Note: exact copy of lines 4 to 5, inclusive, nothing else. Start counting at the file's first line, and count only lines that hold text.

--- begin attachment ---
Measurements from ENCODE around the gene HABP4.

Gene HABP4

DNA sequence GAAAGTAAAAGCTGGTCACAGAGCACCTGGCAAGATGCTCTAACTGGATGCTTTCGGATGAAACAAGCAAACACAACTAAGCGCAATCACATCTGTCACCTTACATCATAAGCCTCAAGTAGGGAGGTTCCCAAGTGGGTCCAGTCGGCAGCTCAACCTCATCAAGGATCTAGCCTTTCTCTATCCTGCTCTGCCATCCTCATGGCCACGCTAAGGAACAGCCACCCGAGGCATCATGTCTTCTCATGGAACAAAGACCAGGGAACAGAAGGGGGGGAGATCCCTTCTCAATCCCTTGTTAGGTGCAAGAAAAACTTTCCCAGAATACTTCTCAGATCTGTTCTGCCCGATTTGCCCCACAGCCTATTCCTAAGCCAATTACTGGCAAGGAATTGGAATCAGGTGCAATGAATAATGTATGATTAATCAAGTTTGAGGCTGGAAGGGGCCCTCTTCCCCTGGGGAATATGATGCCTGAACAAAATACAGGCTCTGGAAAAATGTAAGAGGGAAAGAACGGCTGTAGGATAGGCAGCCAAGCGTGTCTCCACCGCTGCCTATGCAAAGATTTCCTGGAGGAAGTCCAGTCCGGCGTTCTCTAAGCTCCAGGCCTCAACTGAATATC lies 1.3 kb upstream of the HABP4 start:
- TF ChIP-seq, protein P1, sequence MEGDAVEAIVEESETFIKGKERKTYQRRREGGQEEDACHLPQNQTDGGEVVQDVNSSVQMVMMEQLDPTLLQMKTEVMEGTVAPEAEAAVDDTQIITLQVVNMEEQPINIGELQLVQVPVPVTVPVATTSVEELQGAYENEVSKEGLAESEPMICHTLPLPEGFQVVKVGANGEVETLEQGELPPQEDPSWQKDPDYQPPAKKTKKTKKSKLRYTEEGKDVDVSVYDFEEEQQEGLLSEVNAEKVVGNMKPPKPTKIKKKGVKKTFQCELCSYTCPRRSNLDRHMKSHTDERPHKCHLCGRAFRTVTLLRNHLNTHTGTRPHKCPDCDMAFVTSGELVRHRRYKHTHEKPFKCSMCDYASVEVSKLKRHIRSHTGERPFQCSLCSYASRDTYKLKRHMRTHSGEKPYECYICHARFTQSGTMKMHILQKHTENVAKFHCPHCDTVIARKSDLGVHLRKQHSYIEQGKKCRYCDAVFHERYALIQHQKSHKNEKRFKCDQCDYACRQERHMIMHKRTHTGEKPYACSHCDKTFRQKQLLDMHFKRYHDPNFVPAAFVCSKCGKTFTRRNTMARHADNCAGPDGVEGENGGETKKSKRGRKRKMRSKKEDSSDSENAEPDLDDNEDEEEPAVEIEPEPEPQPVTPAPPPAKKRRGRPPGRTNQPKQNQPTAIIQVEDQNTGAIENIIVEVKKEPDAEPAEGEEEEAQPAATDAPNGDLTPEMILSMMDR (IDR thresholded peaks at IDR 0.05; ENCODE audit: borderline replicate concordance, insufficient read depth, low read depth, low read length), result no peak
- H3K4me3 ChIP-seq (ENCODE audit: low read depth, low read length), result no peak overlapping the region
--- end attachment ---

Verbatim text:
- TF ChIP-seq, protein P1, sequence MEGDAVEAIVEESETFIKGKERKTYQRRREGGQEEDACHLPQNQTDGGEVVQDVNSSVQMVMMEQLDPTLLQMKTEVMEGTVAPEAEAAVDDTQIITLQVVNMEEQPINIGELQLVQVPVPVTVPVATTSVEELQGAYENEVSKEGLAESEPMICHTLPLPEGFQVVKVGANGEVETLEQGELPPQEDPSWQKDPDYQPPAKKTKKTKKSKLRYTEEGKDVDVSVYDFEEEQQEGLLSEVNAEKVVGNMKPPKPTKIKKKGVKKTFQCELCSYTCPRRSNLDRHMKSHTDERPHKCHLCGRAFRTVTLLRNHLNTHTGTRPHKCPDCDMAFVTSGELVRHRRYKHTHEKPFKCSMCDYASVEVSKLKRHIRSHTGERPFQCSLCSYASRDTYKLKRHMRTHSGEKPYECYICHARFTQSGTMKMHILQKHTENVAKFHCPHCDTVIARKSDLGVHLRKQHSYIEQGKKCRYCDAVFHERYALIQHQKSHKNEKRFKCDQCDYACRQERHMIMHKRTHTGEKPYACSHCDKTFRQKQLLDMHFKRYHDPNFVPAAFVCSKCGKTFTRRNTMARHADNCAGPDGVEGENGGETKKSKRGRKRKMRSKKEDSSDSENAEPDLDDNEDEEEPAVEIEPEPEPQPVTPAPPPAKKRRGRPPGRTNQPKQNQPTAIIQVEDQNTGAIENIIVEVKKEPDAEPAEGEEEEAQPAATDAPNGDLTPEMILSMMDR (IDR thresholded peaks at IDR 0.05; ENCODE audit: borderline replicate concordance, insufficient read depth, low read depth, low read length), result no peak
- H3K4me3 ChIP-seq (ENCODE audit: low read depth, low read length), result no peak overlapping the region